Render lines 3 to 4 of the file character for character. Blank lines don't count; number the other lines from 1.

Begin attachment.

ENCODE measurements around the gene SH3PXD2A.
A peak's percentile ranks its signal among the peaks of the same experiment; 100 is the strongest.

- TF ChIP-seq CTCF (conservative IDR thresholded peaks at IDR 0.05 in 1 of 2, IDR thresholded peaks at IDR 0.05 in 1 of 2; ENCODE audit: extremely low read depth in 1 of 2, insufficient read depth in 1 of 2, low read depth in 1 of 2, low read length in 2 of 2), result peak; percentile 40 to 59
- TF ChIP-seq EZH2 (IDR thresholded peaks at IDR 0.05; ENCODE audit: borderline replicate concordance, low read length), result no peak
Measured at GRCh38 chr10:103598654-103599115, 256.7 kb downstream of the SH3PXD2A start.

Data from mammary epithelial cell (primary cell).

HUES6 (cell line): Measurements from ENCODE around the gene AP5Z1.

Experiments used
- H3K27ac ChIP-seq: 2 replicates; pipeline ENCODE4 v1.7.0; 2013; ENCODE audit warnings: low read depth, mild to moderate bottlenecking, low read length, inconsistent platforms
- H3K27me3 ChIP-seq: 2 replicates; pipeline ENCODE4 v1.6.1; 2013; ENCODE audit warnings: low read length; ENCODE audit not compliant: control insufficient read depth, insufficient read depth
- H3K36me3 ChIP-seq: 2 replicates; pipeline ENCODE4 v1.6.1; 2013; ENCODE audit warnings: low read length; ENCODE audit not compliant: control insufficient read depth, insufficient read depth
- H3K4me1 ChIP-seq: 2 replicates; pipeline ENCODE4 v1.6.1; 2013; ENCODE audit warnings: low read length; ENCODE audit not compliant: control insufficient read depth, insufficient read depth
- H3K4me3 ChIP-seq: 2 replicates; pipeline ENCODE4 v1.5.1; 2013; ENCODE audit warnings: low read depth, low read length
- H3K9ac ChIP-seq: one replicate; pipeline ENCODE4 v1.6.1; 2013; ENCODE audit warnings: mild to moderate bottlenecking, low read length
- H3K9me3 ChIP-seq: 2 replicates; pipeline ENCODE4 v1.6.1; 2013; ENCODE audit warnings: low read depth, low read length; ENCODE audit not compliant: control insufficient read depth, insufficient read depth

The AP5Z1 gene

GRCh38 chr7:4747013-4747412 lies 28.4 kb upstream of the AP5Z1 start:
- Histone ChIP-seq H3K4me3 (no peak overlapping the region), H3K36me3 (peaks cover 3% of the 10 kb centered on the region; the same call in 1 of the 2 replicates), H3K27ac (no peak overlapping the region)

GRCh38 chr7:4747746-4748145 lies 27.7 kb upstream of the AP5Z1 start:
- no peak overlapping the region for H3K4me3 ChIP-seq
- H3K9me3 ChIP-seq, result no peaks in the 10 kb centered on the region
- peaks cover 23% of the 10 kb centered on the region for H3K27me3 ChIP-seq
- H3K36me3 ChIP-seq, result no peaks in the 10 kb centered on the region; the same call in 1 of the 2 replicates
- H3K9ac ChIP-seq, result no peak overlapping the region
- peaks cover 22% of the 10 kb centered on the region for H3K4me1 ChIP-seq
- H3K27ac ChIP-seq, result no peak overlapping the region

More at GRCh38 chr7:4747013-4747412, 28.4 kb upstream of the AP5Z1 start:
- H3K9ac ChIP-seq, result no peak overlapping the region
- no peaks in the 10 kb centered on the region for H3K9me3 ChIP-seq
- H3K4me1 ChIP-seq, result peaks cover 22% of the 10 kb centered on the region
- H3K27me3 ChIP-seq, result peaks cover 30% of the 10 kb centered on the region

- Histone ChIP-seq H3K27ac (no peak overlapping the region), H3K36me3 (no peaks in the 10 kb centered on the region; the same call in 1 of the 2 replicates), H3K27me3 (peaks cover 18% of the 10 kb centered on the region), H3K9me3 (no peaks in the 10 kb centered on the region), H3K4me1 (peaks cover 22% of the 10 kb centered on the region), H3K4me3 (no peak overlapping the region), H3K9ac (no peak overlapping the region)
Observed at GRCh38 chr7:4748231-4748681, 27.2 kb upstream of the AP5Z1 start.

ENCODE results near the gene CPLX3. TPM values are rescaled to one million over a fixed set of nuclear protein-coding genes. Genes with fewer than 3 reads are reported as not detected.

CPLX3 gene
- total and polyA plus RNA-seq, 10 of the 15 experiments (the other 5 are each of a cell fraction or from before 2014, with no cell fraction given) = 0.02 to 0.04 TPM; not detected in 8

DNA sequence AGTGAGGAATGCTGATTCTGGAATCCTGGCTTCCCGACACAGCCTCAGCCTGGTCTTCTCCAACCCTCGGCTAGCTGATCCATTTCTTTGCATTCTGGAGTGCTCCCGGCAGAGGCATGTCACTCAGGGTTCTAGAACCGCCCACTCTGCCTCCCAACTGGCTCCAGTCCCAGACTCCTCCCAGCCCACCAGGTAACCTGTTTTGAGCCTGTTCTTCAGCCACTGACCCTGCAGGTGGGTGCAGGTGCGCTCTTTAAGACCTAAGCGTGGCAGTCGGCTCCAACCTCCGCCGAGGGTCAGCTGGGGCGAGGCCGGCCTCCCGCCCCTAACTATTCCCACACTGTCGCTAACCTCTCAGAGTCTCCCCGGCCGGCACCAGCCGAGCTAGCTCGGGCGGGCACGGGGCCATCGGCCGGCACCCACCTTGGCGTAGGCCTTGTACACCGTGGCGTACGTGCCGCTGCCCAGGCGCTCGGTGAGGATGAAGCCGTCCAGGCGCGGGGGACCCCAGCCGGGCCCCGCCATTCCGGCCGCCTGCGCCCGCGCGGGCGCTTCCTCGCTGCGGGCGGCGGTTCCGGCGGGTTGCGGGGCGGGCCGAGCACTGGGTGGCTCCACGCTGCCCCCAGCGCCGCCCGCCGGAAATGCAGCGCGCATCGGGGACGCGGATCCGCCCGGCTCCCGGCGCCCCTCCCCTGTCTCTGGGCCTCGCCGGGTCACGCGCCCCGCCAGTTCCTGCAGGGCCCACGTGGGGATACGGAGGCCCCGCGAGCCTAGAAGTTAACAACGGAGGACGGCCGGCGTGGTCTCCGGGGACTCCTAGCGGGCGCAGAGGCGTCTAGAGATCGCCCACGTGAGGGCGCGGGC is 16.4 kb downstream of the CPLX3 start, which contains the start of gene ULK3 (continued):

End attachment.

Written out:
- TF ChIP-seq CTCF (conservative IDR thresholded peaks at IDR 0.05 in 1 of 2, IDR thresholded peaks at IDR 0.05 in 1 of 2; ENCODE audit: extremely low read depth in 1 of 2, insufficient read depth in 1 of 2, low read depth in 1 of 2, low read length in 2 of 2), result peak; percentile 40 to 59
- TF ChIP-seq EZH2 (IDR thresholded peaks at IDR 0.05; ENCODE audit: borderline replicate concordance, low read length), result no peak